As eclipse approaches, let’s remember the last one, in 1918

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Hotels and motels are booked solid for Aug. 21 along the path of the first total solar eclipse to cover much of the United States in 99 years. The Guardian reports, “Never will a total solar eclipse be so heavily viewed and studied or celebrated.”

That statement may be impossible to prove, but it is undeniable that unprecedented mobility, peaceful times and a good economy are combining to allow Americans to flock to the affected areas as never before.

That doesn’t mean Americans didn’t care about the eclipse that crossed the continent on June 8, 1918. Many newspapers from coast to coast reported on the event, but not all. Those in areas not along the path of eclipse tended not to mention it.

And even in places along the direct path, the eclipse was overshadowed (pun intended) by a world at war. American troops were advancing in France. Before one counter attack, German forces fired gas bombs that formed dark clouds, one paper reported.

It’s hard to get too worked up over an eclipse when a father, brother or son was in the middle of the fight “over there.”

And yet hundreds, if not thousands, of people headed to parts of Oregon and Washington, where the eclipse hit the continent first and lasted the longest.

Government astronomers headed to Baker, Ore. United Press detailed the plan. “As a stout-voiced sailor from the Bremerton naval station calls off each second of totality, each member of the government party will perform his allotted task.”

That included the taking of 50 photographs, using black-and-white film, of course, and some motion pictures. An artists was on hand to paint a color rendering of what he saw.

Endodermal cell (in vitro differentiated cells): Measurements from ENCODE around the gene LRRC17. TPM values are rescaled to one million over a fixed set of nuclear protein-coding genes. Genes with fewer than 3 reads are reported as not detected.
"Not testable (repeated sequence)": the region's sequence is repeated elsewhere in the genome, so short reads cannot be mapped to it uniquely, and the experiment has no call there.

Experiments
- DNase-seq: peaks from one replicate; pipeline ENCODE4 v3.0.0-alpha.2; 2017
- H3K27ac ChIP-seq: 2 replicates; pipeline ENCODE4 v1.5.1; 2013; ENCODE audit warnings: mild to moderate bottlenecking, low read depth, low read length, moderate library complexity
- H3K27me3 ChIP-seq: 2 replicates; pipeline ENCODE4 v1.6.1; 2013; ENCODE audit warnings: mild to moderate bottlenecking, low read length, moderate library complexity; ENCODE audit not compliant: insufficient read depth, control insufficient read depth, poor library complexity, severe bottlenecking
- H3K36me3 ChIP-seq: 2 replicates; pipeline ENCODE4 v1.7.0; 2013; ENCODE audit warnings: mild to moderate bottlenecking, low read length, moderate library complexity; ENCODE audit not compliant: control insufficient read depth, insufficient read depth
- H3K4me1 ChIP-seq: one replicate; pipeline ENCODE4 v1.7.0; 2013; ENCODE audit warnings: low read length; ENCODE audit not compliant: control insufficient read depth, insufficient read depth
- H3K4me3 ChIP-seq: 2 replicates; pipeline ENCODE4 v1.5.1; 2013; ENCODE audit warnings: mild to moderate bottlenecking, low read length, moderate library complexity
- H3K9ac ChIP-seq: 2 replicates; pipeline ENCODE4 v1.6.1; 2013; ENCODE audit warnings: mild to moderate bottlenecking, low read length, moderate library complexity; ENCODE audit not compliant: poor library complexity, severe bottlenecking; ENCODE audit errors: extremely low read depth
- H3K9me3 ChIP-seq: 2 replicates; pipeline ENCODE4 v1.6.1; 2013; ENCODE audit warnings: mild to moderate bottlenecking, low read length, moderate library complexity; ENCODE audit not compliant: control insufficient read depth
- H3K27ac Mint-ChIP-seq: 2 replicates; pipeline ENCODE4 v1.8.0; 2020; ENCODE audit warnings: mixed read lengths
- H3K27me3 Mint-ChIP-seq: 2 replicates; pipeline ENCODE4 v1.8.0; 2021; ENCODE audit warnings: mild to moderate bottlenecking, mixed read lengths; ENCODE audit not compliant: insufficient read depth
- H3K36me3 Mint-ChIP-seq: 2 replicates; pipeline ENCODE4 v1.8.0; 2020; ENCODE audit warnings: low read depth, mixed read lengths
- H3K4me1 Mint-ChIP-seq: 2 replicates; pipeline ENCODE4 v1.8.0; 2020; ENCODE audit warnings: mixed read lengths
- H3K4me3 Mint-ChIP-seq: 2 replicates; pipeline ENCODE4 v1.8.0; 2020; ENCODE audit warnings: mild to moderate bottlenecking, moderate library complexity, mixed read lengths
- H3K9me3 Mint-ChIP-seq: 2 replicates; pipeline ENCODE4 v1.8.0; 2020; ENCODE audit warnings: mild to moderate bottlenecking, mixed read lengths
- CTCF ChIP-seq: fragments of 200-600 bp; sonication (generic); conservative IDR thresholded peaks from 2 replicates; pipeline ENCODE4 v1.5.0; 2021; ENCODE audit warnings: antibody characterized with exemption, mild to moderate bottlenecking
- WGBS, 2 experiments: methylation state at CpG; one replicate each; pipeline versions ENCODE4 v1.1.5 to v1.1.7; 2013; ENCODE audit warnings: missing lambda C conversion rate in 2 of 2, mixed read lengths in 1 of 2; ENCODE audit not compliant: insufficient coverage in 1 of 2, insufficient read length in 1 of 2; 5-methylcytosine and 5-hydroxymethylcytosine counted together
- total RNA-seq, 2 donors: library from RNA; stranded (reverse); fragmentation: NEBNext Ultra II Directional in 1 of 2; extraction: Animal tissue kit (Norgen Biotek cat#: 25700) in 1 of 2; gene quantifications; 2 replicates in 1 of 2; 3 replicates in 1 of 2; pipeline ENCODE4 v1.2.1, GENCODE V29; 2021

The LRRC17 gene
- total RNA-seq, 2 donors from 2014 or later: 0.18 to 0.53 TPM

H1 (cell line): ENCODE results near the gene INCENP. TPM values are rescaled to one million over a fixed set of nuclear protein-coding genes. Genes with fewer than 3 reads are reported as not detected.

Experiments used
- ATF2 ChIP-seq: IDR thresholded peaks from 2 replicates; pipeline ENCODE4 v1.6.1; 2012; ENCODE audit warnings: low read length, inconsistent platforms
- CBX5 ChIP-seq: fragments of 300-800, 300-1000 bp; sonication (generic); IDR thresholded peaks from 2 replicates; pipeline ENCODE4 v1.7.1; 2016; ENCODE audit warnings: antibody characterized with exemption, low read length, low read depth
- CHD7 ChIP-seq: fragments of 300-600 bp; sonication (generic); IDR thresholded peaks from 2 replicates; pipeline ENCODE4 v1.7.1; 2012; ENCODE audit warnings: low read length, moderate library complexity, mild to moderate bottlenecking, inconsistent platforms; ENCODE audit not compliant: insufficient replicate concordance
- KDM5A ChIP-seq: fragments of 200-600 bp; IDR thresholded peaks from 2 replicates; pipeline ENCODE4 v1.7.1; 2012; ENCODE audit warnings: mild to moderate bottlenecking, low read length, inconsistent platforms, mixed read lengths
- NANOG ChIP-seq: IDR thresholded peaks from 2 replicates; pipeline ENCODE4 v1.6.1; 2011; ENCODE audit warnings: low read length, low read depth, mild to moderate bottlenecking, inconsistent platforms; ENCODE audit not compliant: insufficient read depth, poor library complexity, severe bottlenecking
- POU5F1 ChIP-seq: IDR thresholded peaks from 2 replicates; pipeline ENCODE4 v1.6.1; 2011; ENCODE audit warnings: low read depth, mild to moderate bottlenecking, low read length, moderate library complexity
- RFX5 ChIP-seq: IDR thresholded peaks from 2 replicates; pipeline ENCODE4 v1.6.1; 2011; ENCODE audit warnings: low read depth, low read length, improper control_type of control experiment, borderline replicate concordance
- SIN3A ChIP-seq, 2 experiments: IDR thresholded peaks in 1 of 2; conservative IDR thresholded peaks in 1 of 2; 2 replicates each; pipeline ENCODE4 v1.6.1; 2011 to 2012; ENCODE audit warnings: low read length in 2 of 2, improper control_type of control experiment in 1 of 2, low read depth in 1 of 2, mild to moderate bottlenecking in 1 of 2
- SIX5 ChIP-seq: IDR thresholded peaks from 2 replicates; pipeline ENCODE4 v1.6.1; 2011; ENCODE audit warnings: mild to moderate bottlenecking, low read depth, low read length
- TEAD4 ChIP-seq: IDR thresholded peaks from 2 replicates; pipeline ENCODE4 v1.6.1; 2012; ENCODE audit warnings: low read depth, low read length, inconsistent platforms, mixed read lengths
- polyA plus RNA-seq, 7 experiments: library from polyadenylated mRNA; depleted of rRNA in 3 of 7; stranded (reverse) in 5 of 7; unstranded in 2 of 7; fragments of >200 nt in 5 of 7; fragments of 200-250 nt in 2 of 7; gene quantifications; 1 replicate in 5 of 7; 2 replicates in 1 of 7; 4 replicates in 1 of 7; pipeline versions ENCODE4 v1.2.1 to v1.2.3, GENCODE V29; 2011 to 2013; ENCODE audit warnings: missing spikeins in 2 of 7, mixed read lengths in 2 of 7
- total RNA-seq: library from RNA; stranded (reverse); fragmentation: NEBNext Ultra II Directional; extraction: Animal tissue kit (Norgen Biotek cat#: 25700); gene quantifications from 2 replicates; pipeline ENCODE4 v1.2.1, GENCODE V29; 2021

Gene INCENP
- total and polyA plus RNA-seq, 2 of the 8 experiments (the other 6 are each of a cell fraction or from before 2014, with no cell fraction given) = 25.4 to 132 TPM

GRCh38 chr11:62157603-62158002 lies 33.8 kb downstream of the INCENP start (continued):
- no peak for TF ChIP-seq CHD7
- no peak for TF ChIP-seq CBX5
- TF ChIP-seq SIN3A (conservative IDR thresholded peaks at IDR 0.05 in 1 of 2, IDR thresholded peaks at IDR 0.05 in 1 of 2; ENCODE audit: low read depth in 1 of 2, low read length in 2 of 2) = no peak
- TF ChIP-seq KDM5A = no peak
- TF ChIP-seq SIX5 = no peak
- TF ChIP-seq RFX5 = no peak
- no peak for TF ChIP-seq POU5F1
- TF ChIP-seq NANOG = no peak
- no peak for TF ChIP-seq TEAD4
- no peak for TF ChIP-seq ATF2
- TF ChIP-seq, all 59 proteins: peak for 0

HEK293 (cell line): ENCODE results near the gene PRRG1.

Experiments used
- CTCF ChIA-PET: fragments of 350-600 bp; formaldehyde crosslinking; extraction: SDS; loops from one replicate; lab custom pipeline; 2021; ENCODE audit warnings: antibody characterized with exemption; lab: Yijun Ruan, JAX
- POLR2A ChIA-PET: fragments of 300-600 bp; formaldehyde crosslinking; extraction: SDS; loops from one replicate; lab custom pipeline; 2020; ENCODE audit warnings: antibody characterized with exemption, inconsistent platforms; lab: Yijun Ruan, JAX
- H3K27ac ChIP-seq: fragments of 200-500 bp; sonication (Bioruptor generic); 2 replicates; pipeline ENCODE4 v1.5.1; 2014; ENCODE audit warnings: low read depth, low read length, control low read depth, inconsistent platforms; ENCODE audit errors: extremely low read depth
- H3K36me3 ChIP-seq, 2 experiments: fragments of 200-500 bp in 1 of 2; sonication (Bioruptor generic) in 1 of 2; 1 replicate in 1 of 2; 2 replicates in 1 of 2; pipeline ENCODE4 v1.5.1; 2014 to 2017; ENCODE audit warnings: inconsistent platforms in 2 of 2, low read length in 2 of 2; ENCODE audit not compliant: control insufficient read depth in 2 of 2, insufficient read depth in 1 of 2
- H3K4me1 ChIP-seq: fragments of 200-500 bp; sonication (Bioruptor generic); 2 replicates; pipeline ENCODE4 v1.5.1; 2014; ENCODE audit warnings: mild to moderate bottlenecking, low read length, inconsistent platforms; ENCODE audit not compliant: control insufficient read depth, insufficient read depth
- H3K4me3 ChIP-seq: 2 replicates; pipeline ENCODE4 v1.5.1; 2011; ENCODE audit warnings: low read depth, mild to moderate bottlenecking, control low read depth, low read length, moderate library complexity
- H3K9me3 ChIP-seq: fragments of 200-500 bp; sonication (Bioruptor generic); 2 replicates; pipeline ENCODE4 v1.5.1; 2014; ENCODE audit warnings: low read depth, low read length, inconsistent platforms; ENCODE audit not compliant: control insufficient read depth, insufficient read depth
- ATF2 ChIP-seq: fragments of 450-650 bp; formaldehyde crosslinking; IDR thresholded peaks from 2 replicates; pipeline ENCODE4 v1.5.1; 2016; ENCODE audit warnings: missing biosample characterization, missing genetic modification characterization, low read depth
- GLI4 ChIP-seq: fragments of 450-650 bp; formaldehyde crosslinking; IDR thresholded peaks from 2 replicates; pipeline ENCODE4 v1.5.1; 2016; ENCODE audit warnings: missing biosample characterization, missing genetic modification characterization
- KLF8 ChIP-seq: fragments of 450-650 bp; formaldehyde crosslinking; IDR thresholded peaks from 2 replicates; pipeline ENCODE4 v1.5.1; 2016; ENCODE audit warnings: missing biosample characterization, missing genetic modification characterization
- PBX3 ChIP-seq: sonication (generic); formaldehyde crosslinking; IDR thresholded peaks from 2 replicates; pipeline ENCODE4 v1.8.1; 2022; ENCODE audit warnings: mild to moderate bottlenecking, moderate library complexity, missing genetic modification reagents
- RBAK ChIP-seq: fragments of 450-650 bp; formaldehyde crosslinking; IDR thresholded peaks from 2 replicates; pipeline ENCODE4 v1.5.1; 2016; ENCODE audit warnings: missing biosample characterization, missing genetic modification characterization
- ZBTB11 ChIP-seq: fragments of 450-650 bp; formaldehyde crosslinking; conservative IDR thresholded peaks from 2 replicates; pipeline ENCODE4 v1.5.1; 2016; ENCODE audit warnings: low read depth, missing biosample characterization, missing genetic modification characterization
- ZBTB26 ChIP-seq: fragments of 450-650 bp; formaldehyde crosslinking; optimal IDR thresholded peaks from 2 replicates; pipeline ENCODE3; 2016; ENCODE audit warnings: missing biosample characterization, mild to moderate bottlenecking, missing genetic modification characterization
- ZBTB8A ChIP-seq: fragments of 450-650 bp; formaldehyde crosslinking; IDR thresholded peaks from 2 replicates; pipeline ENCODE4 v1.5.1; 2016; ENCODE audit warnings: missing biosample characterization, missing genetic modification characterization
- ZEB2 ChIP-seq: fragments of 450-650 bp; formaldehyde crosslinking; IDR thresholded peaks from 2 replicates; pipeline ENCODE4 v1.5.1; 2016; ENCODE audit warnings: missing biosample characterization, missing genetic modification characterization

Locals armed themselves with “bits of smoked glass, and will make their own observations, unhampered by the necessity of obtaining records.”

The news service said the narrow band of the total eclipse “was the mecca of thousands of tourists.”

That was supposed to be an important eclipse, as scientists were trying to prove Albert Einstein’s theory that space is curved by mass. The eclipse would allow them to view stars during the day, seeing how much the sun’s gravity pulled on those rays of light.

Unfortunately, a thin layer of clouds appeared at just the wrong moment, making it impossible to make such an observation. Confirmation of Einstein’s theory would have to wait until 1919, when teams of scientists observed an eclipse in South America and Africa.

Denver offered another great vantage point in 1918. The International News Service said, “Every mountain peak in the Rockies lying to the west of the city is the temporary rendezvous of men of science. Every sizeable telescope obtainable has been carried to some point of vantage in the thin air of the mountain tops from which professors from virtually every college in America will observe and endeavor to photograph the phenomenon.”

There, too, clouds ruined the day. Scientists had little to do but sit back and observe the colors of the clouds as day changed to night and back again.

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None of the news stories I found mentioned anything about accommodations for the tourists. People were hardy back then. I imagine a lot of bedrolls were used on the ground.

In many ways, much has changed in a century, and overwhelmingly for the good. That may be worth pondering, as well, as the relatively rare event of Aug. 21 approaches (another one will hit the U.S. in 2024). Our ancestors would be envious of our relative peace and unfathomable prosperity.

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About the Author

Jay Evensen

Jay Evensen is the Senior Editorial Columnist for the Deseret News. He has 32 years of journalism experience covering politics and a variety of other assignments at news organizations ranging from United Press International in New York City to the Las Vegas Review-Journal and the Deseret News, where he has worked since 1986. During that time, he has won numerous local, regional and national awards. Most recently, he was given the Cameron Duncan Media Award, given annually in Washington, D.C., by the advocacy group RESULTS, to the journalist judged to have done the most to further the cause of the world's poorest people.

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